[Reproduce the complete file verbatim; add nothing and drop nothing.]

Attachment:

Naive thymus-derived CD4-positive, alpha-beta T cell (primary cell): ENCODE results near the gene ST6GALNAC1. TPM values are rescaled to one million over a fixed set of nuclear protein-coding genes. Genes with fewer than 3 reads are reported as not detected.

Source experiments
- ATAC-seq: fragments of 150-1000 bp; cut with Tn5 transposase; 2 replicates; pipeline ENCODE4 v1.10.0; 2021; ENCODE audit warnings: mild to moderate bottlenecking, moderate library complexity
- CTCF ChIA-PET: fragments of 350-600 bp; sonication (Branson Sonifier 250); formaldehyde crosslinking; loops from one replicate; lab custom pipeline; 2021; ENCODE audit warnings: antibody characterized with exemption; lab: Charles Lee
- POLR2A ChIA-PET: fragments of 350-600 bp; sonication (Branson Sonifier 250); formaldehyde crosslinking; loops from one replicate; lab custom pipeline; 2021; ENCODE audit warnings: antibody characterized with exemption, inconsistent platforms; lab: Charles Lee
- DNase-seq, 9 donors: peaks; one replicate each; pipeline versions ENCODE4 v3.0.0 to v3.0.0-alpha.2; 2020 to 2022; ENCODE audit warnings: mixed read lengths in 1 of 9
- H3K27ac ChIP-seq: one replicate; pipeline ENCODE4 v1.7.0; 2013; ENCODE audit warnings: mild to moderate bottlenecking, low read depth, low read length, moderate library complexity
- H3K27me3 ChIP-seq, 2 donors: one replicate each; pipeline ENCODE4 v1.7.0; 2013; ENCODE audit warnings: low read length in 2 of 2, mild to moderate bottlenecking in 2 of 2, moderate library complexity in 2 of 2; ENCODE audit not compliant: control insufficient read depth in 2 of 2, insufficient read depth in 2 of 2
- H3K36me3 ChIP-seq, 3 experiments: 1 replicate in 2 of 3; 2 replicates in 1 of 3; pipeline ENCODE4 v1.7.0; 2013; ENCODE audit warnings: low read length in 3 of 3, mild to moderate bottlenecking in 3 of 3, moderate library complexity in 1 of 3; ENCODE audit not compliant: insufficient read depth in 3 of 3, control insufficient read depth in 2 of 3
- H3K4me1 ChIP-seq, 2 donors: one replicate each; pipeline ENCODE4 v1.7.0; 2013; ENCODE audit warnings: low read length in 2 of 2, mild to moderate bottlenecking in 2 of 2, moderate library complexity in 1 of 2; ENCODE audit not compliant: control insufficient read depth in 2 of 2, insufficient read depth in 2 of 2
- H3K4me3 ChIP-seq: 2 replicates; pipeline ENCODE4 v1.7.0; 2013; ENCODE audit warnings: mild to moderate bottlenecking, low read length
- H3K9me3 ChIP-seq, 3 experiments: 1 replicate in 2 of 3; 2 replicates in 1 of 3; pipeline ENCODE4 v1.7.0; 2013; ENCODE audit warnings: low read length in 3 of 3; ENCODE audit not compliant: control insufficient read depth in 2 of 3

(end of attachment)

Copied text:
Naive thymus-derived CD4-positive, alpha-beta T cell (primary cell): ENCODE results near the gene ST6GALNAC1. TPM values are rescaled to one million over a fixed set of nuclear protein-coding genes. Genes with fewer than 3 reads are reported as not detected.

Source experiments
- ATAC-seq: fragments of 150-1000 bp; cut with Tn5 transposase; 2 replicates; pipeline ENCODE4 v1.10.0; 2021; ENCODE audit warnings: mild to moderate bottlenecking, moderate library complexity
- CTCF ChIA-PET: fragments of 350-600 bp; sonication (Branson Sonifier 250); formaldehyde crosslinking; loops from one replicate; lab custom pipeline; 2021; ENCODE audit warnings: antibody characterized with exemption; lab: Charles Lee
- POLR2A ChIA-PET: fragments of 350-600 bp; sonication (Branson Sonifier 250); formaldehyde crosslinking; loops from one replicate; lab custom pipeline; 2021; ENCODE audit warnings: antibody characterized with exemption, inconsistent platforms; lab: Charles Lee
- DNase-seq, 9 donors: peaks; one replicate each; pipeline versions ENCODE4 v3.0.0 to v3.0.0-alpha.2; 2020 to 2022; ENCODE audit warnings: mixed read lengths in 1 of 9
- H3K27ac ChIP-seq: one replicate; pipeline ENCODE4 v1.7.0; 2013; ENCODE audit warnings: mild to moderate bottlenecking, low read depth, low read length, moderate library complexity
- H3K27me3 ChIP-seq, 2 donors: one replicate each; pipeline ENCODE4 v1.7.0; 2013; ENCODE audit warnings: low read length in 2 of 2, mild to moderate bottlenecking in 2 of 2, moderate library complexity in 2 of 2; ENCODE audit not compliant: control insufficient read depth in 2 of 2, insufficient read depth in 2 of 2
- H3K36me3 ChIP-seq, 3 experiments: 1 replicate in 2 of 3; 2 replicates in 1 of 3; pipeline ENCODE4 v1.7.0; 2013; ENCODE audit warnings: low read length in 3 of 3, mild to moderate bottlenecking in 3 of 3, moderate library complexity in 1 of 3; ENCODE audit not compliant: insufficient read depth in 3 of 3, control insufficient read depth in 2 of 3
- H3K4me1 ChIP-seq, 2 donors: one replicate each; pipeline ENCODE4 v1.7.0; 2013; ENCODE audit warnings: low read length in 2 of 2, mild to moderate bottlenecking in 2 of 2, moderate library complexity in 1 of 2; ENCODE audit not compliant: control insufficient read depth in 2 of 2, insufficient read depth in 2 of 2
- H3K4me3 ChIP-seq: 2 replicates; pipeline ENCODE4 v1.7.0; 2013; ENCODE audit warnings: mild to moderate bottlenecking, low read length
- H3K9me3 ChIP-seq, 3 experiments: 1 replicate in 2 of 3; 2 replicates in 1 of 3; pipeline ENCODE4 v1.7.0; 2013; ENCODE audit warnings: low read length in 3 of 3; ENCODE audit not compliant: control insufficient read depth in 2 of 3